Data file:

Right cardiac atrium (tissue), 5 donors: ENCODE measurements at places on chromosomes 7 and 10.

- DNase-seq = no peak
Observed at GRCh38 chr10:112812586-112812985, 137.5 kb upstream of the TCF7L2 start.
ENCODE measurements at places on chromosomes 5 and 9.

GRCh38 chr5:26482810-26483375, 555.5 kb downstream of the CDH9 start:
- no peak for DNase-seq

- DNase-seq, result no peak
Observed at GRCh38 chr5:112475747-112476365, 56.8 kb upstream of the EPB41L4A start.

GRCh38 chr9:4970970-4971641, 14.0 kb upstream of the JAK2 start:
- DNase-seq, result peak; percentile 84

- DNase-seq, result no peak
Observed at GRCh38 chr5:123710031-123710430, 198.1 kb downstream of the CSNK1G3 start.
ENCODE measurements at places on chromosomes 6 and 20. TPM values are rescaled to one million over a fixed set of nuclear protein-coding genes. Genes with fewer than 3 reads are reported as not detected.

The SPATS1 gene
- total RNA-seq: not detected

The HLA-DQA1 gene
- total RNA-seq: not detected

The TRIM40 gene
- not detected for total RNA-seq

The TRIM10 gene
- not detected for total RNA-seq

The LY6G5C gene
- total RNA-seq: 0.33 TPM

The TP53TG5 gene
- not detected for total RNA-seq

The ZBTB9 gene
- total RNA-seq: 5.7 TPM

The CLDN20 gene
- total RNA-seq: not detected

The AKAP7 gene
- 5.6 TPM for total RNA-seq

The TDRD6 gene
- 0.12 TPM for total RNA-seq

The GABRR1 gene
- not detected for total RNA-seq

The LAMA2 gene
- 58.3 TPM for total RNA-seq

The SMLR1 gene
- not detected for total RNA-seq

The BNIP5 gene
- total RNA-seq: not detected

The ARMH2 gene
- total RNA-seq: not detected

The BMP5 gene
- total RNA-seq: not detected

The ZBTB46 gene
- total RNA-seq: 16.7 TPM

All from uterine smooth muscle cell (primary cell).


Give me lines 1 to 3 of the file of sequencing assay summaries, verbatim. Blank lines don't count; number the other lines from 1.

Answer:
Right cardiac atrium (tissue), 5 donors: ENCODE measurements at places on chromosomes 7 and 10.

- DNase-seq = no peak
Observed at GRCh38 chr10:112812586-112812985, 137.5 kb upstream of the TCF7L2 start.